21. The rf reader unit of Claim 16 wherein said interface controller further includes a built-in menu system for selecting product features of said rf reader unit.
22. The rf reader unit of Claim 16 wherein said rf reader is adapted to being connected to a multi-drop bus such that a plurality of said rf reader units can be controlled using a single controlling system.
23. The rf reader unit of Claim 16 wherein said interface controller further includes non-volatile memory for storing configuration parameters of said rf reader unit.
24. The rf reader unit of Claim 16 wherein said rotatably adjustable head is further adapted to being fixed in a selected position such that said rf antenna remains focused in a desired direction.
Description  (OCR text may contain errors)

RADIO FREQUENCY IDENTI FICATION READER.

Technical Field The present invention relates generally to identification readers and, more particularly, to rf readers

Background Art

Rf readers are commonly used in industrial plants to identify and track items being manufactured. Typically, an rf tag is placed on an item to be monitored. The rf tag contains relevant data pertaining to and identifying the item. As the rf tag passes near the rf reader, a directional antenna emits rf signals in the range of 134 KHz towards the rf tag. The emitted rf signals induce an AC current in the rf tag. The AC current is used to "power-up" the rf tag thereby enabling the rf tag to transmit response signals from the rf tag back to the rf reader. The response signals typically contain the aforementioned relevant data pertaining to and identifying the tagged item.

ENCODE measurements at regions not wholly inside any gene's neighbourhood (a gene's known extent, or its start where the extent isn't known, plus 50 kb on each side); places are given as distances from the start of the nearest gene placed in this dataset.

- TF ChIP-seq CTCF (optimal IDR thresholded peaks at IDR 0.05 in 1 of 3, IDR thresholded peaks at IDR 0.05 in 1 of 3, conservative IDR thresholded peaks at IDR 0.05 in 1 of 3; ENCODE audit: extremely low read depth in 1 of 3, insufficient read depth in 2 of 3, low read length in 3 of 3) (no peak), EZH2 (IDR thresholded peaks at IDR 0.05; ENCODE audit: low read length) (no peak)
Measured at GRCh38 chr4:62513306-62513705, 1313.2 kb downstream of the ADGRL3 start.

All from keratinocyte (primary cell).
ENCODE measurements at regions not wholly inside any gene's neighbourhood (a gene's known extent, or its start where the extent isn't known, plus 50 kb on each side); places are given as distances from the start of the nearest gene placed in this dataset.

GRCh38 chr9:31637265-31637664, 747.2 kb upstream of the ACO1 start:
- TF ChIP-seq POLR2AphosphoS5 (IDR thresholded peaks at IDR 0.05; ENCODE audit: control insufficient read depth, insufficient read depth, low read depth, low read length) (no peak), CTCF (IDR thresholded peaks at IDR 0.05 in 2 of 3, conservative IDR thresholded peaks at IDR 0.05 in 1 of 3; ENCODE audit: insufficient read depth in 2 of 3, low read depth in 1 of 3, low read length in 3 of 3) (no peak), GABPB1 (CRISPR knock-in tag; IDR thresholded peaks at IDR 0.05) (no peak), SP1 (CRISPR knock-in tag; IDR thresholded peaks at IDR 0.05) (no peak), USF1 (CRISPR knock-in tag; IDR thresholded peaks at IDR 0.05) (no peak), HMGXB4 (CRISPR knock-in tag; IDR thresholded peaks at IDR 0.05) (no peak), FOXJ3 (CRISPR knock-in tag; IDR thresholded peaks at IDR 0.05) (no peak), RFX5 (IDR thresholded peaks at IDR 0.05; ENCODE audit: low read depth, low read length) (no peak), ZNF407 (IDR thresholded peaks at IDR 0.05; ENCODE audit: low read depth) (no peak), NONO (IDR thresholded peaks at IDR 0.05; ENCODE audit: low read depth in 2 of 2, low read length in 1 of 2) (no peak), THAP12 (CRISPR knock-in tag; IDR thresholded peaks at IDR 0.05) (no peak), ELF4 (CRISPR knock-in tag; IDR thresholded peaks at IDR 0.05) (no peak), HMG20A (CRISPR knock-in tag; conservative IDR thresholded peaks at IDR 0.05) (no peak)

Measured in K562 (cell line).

Commonly, rf readers are placed on standard mountings built into the manufacturing facility. These standard mountings are located throughout the manufacturing facility wherever monitoring devices may be needed. Often, the mountings require that the rf reader be placed into tightly cramped locations. Thus, conventional rf readers are separated into two distinct portions, a uni-directional antenna portion and the read/write electronics portion. The two distinct portions of the rf reader are connected to each other by, for example, a cable or other extended electrical connector. Such cable or other extended electrical connectors crowd the manufacturing environment, serve as a source of power loss, and are a source of electrical noise. In addition to the noise generated by cable or other extended electrical connectors, noise is also generated by the reader power supply. The generated noise can make it difficult to clearly receive response signals transmitted by the tagged item.